As far as I know, Orson Scott Card is one of your favorite authors. Did you read his books “Characters & Viewpoint” and “How to Write Science Fiction and Fantasy” at the beginning of your writing career? What books would you recommend for aspiring authors looking to learn new skills?

Orson Scott Card was one of the authors who shaped my writing most when I was first learning how to do it. Not so much him personally (though I did meet him once, and he selected an early short story of mine to win an anthology contest, which led to me meeting my agent). But I loved many of his early novels, and both of the writing books you mention were extremely helpful to me while I was learning the craft of writing. I haven’t enjoyed Card’s recent books nearly as much, and I’ve stopped reading them, but the books he wrote in the 80s were hugely influential on me.

The other author whose work really influenced me during that time was Nancy Kress. Her short stories are works of art (my favorite is “Out of All Them Bright Stars”), and I found her writing books “Dynamic Characters” and “Beginnings, Middles, and Ends” to be very helpful.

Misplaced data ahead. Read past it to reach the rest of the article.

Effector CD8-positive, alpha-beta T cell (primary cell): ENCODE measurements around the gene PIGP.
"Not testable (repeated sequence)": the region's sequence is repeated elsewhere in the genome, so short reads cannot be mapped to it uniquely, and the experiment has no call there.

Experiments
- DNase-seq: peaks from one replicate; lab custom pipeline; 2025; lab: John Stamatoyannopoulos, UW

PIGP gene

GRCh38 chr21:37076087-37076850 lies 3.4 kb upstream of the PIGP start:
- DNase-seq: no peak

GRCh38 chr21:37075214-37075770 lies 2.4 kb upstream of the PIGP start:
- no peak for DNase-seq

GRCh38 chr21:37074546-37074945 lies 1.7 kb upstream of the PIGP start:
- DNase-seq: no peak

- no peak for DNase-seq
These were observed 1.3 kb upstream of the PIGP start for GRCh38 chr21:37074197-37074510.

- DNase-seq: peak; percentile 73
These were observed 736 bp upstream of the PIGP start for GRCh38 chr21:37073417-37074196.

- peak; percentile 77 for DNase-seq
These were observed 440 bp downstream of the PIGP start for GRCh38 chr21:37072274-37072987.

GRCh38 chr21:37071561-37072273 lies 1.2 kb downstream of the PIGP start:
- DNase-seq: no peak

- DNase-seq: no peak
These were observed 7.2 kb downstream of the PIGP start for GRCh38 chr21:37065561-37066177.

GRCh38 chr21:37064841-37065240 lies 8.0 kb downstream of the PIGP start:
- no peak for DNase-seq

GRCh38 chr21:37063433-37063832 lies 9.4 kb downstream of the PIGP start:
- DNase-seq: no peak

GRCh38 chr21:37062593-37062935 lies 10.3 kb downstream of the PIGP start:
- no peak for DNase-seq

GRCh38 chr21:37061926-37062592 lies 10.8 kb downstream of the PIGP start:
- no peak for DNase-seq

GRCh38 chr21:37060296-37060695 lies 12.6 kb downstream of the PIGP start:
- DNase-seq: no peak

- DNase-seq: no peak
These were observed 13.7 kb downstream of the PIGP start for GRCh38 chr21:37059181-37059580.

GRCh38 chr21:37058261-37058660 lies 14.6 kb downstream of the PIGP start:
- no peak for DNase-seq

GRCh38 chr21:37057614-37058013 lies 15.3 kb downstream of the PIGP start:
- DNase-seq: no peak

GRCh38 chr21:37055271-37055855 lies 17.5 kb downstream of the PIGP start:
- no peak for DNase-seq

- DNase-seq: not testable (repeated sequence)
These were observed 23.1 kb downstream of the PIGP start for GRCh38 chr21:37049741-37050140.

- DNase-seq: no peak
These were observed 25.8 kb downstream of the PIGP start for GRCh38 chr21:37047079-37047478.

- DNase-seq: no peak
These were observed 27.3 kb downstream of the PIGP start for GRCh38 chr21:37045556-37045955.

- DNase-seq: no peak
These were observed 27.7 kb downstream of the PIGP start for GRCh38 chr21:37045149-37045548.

You are the proud father of eight children. Ten years ago, the oldest of them was thirteen and you said that the only reason you have time to write is because you love it too much to quit. Is it easier for you to work now? Or maybe, you miss those times when your children were much younger?

Well, I’m not exactly out of the parenting years yet. My oldest is 22, but my youngest is only 3. I still have 5 kids in the house, which is more than most people! I still only have time to write because I love to do it and make the time, but it can be hard to fit in. I have less energy than I used to when I was younger, too. My house has always been a dynamic, active place, though, and I love it that way. Many people found COVID times lonely, but we had 10 people in the house! Challenging in other ways, but never lonely.

It’s very strange for me that most interviewers ask you how a Christian can be an engineer and science fiction writer. Being an Eastern Orthodox Christian, I knew from my childhood that the creation of the world in six days was a metaphor for people who lived many centuries ago, but it does not contradict modern science. What’s wrong, in your opinion, with people who think that a Christian should be a person who stuck in the past?